Returning back to campus this Fall semester has led me to think a lot about strangers and the way we interact with them.
Consider how many people you pass by each day as you walk to campus and from building-to-building between classes. All you get of these people are infinitesimally small glimpses into their lives. You may catch the tail end of a dramatic story being shared between two best friends, hear the laughter following the punchline of a joke you didn’t hear, or glimpse a couple sharing a moment. Downtown Toronto always seems to be in motion. There’s a lot of busy people canvassing the city making their way through their day.
Before I got my driver’s license and could drive, I would take the bus and think about how being in a bus full of people was like being in a bus filled with potential friends. It’s cheesy, but the space between you and a stranger is only a few sentences. If you think about it, the word itself that we use to describe people we don’t know–‘strangers’– has the root word “strange” in it. The first definition of “strange” on Google is, “unusual or surprising in a way that is unsettling or hard to understand.” Isn’t it telling how even in our use of language we predispose ourselves to keep distance between ourselves and people we don’t know?
How many people do you see around campus that you don’t know or haven’t talked to but you keep crossing paths with them? Do you ever think of what it would be like to know them on a more personal level?
I think a perfect metaphor for this phenomenon is the subway. You pass by the throbs of people that are all trying to get someplace in particular and you co-exist together for a short span of time. Some people you only witness for a few seconds and others for a half an hour while you share the same subway carriage. My favourite moment on the subway is sitting in a train and having another train, travelling in the opposite direction, pass by. You can catch a quick glimpse of everyone else in the passing carriages, but the trains are travelling so fast that you can’t fully process who you saw.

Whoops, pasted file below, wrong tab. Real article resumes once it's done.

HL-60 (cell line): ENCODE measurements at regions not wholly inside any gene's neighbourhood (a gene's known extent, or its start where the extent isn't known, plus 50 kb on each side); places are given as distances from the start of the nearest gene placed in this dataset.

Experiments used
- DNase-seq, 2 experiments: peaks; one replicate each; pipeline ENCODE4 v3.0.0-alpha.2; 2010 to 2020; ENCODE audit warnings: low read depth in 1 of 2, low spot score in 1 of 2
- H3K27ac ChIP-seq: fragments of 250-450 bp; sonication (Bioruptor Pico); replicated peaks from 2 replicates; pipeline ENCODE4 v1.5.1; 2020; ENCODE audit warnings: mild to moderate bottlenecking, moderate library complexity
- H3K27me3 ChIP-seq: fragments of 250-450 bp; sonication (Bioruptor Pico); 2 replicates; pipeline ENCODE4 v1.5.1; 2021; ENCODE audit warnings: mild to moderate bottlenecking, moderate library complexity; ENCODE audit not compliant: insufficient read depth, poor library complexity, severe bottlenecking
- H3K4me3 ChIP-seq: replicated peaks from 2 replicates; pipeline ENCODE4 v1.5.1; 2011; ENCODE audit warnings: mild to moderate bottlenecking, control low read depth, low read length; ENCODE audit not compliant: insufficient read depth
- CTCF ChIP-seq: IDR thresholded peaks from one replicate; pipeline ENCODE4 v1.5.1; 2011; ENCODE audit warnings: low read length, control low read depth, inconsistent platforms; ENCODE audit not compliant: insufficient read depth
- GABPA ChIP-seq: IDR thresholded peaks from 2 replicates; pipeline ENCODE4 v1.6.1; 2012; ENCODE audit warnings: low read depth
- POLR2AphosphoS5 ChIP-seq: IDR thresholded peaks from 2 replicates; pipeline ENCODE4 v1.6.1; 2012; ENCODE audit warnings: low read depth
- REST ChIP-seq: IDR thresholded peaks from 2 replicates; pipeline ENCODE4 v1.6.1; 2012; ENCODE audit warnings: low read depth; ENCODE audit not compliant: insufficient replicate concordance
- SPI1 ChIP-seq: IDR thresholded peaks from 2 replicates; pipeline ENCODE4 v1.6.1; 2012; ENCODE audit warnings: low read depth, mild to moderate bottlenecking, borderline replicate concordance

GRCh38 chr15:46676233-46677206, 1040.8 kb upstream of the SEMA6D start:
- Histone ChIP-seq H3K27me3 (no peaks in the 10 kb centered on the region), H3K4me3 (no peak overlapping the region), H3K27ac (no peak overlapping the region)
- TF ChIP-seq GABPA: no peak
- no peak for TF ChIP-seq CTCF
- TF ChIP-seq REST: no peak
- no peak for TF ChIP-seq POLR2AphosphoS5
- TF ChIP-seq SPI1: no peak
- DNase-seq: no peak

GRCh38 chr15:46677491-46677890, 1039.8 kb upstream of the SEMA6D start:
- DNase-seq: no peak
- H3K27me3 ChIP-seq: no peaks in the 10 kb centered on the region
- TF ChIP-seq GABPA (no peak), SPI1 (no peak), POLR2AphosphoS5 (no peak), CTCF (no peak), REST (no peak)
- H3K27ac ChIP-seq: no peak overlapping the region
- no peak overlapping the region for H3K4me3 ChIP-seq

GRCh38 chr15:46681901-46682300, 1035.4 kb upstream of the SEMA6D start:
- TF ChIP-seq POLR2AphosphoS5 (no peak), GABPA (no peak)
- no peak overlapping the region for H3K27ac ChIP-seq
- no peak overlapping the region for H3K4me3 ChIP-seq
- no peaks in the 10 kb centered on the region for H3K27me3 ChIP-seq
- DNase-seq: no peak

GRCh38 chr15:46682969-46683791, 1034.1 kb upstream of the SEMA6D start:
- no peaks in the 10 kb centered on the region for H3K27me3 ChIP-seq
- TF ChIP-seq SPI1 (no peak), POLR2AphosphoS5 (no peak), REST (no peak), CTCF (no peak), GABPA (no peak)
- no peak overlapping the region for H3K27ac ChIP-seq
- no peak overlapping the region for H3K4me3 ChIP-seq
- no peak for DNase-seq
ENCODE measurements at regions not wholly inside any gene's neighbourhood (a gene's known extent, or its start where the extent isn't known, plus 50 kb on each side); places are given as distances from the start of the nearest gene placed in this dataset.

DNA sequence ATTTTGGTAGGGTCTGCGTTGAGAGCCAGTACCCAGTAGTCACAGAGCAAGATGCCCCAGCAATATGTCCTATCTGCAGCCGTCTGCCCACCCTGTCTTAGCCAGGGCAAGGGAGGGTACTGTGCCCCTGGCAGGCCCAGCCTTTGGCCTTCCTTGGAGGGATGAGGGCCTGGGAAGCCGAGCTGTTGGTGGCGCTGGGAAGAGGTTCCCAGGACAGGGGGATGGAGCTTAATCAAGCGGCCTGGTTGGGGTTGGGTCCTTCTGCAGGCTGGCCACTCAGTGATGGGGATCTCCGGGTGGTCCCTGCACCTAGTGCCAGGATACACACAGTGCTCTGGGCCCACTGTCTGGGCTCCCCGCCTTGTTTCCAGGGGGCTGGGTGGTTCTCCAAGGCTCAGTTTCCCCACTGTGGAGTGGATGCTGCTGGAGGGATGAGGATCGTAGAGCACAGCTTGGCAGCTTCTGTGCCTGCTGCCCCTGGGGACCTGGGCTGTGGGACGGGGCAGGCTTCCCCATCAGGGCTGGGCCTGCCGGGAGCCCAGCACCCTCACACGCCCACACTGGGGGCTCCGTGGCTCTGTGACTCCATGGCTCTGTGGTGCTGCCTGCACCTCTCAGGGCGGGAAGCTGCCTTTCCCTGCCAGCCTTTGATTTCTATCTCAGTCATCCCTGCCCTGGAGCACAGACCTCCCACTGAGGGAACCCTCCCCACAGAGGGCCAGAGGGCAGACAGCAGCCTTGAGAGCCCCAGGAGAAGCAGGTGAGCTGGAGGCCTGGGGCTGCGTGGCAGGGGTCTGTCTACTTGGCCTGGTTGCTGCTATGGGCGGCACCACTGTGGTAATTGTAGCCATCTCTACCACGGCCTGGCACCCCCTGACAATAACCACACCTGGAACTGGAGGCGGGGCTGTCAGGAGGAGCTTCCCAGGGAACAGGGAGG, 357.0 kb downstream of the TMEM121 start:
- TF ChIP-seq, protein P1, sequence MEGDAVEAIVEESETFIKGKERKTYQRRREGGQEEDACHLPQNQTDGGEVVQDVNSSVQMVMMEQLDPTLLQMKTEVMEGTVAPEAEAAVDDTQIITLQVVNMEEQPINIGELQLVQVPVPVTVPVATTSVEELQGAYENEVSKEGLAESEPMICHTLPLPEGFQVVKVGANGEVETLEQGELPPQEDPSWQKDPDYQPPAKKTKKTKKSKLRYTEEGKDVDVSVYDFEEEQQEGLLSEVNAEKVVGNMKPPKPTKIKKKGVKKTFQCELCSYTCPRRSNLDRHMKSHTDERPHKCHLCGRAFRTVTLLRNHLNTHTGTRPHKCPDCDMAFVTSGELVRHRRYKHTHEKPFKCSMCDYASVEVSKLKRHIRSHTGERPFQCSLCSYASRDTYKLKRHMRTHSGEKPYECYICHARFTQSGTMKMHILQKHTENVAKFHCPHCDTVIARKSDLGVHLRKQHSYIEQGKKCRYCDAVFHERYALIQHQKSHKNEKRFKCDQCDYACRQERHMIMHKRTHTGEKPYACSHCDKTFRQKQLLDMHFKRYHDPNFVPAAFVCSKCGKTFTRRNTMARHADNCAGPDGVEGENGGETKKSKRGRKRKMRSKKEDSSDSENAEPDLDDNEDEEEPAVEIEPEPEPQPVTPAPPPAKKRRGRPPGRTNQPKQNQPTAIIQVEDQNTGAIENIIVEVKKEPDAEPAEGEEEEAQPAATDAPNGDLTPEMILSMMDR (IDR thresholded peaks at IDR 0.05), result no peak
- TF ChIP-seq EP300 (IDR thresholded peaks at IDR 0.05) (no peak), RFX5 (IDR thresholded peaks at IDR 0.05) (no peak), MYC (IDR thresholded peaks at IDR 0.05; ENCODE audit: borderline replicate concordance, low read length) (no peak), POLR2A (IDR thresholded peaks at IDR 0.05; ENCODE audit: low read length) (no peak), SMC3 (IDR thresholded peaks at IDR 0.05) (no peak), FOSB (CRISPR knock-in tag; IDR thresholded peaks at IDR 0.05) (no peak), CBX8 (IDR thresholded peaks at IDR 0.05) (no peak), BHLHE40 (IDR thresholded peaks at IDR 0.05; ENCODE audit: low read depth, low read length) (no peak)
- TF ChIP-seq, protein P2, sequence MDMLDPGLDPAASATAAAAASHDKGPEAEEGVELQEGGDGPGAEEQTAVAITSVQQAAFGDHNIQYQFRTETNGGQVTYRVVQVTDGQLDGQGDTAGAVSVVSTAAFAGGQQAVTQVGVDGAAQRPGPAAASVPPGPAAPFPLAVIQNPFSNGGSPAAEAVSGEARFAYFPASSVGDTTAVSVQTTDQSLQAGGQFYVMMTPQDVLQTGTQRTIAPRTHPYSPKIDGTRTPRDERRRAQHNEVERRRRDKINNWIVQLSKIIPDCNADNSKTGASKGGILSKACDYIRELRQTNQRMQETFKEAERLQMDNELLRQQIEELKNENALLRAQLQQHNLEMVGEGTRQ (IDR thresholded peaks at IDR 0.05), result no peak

On the walk to Queen’s Park station, there’s a homeless man who will sometimes lie on top of the vents where gusts of hot air blow through. During rush hour, masses of people will walk by him, curled up on the vent. This observation is not surprising or extraordinarily special- what else are the people meant to do besides walk by? Although this behaviour is considered normal now, there must have been a point in time where it became the norm to walk by someone in need and accept their fate to be out of your own hands. Somehow, at some point in time, we started to believe that this is just how life is. We can look at the Canadian system as an example of societal shift of belief. Prior to the 1980s (after which the focus shifted to business from social obligation), the Canadian government was highly focused on finding housing solutions for those without homes to the point where the term “homeless” itself was not everyday language. The term “transient” instead was used.
Whether it was a belief that came with getting older, or a paradigm shift that took place on a bigger societal scale at some point in history, this now solidified belief that there are some people that simply can’t be helped was not pre-existing.
The point I’m trying to make with the above example is that although some beliefs or perspectives may seem like they are set in stone, most seemingly widespread perspectives originate from some starting point. I wonder where the starting point for that defamiliarization from strangers takes place. And if we’d be remiss to keep it that way.